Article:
Today, I had the honor of representing the Democratic Party at Foresthill High School as part of the Placer County Elections Office’s High School Outreach program. I and a Republican speaker presented our party’s platforms and positions to two classes, about 35 kids in total. It was a pleasant day in a part of the world that can truly be described as “God’s country.”
In an effort to increase political participation by young voters, the Placer County Office of Elections hosts a travelling show of speakers who present their party’s platforms and answer students’ questions about the platforms. Sometimes, we have some pretty good debates about the merits of our platforms and sometimes, the presentations seem a bit boring. The difference is usually a result of how interested the kids are in politics, how well they pay attention to the news, and how well the speakers can make a personal connection with the students.
A few weeks ago, at Chana High School in Auburn, the students were clicking with my talking points such that, at one point in the Q/A section, one young lady pointed at me and said out loud “I like that guy, right there.”
That felt pretty good.
This evening, while my lovely wife and I were shopping at Raley’s (the one near the Foresthill road in Auburn) a young man waved at me across the store. He wasn’t someone I recognized, and I was puzzled by this young man’s wave but figured he had me confused with someone else. I had had a “don’t I know you from somewhere” conversation with a cashier earlier in the day, so I don’t find it that uncommon. I have a common face, it seems. I assume that Brad Pitt, too, has a common face.
Anyway, my wife and I got up to the checkout at the grocery store and that same young man was ahead of us at one of those self-checkout stations. He was fumbling a bit but managed, eventually, to finish his transaction, collect his change and move on.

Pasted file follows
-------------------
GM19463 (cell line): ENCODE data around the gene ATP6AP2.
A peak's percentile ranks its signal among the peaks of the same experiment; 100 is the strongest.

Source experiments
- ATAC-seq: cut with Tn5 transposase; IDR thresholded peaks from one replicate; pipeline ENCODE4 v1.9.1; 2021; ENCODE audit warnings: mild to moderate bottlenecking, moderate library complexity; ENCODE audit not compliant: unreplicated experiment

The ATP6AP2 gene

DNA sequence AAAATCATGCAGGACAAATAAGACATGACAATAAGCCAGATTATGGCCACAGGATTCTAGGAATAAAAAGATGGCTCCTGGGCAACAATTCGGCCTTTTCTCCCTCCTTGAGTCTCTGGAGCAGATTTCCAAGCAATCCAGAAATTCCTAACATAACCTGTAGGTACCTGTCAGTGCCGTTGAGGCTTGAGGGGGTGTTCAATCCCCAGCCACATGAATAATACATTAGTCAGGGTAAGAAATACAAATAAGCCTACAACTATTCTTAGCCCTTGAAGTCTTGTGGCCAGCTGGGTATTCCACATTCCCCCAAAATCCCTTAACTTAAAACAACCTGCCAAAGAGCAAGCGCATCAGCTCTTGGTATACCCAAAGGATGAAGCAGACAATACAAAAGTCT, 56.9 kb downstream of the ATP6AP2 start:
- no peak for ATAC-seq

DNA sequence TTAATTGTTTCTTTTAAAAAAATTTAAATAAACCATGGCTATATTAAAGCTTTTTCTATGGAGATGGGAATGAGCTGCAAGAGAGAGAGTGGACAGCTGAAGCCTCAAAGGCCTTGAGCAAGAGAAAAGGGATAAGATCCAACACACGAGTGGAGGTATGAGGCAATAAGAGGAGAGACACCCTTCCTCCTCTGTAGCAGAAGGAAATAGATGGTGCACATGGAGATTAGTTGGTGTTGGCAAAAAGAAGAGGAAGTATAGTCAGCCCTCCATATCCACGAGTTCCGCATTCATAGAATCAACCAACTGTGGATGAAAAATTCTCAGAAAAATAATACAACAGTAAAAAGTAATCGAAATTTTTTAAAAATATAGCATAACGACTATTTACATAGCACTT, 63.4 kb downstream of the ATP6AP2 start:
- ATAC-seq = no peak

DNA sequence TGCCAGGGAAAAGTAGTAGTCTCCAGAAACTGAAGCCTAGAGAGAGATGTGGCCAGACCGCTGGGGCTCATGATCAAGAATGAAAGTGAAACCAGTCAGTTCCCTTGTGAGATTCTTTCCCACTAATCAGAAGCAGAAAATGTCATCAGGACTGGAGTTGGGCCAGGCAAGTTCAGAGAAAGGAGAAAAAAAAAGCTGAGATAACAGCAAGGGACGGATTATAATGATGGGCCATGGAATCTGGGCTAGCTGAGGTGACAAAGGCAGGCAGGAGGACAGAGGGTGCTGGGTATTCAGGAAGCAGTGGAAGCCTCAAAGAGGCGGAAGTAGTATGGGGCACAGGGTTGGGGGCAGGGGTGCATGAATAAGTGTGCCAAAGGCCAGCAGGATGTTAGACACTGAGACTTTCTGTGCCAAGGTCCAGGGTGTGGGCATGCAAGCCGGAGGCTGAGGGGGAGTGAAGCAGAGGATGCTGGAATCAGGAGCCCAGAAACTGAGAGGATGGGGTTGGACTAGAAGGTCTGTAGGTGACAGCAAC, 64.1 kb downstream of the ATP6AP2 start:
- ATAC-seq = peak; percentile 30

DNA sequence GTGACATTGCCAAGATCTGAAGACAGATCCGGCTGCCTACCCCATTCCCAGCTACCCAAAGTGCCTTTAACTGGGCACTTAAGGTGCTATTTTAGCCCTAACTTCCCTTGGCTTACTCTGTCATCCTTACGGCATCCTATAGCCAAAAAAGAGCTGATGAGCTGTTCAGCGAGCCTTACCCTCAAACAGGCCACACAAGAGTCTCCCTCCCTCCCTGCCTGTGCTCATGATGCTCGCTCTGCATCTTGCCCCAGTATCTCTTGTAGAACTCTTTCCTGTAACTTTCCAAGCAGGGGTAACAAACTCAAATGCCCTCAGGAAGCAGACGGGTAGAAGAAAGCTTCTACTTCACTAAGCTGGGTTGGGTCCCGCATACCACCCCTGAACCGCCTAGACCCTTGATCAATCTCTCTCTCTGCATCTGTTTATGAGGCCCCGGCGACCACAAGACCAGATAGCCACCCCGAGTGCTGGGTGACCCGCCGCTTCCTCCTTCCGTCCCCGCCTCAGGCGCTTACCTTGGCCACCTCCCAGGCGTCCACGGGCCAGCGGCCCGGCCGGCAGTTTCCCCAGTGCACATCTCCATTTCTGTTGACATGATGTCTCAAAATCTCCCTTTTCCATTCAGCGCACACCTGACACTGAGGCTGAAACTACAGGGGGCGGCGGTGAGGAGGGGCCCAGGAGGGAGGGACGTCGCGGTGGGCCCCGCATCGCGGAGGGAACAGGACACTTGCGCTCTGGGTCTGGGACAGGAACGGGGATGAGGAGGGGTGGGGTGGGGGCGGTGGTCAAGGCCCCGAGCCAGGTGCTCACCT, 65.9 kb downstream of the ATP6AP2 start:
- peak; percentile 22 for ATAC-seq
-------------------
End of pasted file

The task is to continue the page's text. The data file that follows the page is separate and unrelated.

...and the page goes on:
As he was waiting for his friends to finish at the other self-checkout kiosk, he turned to me and said, “I saw you at Foresthill today. I was one of the students. I asked a question.” Immediately, I flashed back to the second of the two classes and the young man in the Doors t-shirt sitting on the ground in front of the teacher’s desk.
“I registered Republican because my parents are Republican” he said. I thanked him for registering and asked if he had found the presentations worthwhile. He said he did.
As I thought about that last conversation on the way out the parking lot, I realized that he may have registered Republican today, but that he could (would?) change his mind in the future. Had he totally disagreed with my presentation and the Democratic platform, he would not have taken the time to wave at me, let alone take the time to strike up a conversation at the check-out line. I realized that he found something in my presentation about our party positions that he found intriguing enough that we was not ready to shut his mind to it.
I may not have gotten him to register as a Democrat today, but I’m happy that at least we have a voter who will think about who or what he supports and why he supports them. Not just a straight “D” or “R” voter.
In this day of ultra-polarized politics, we should all be mindful of this and do likewise.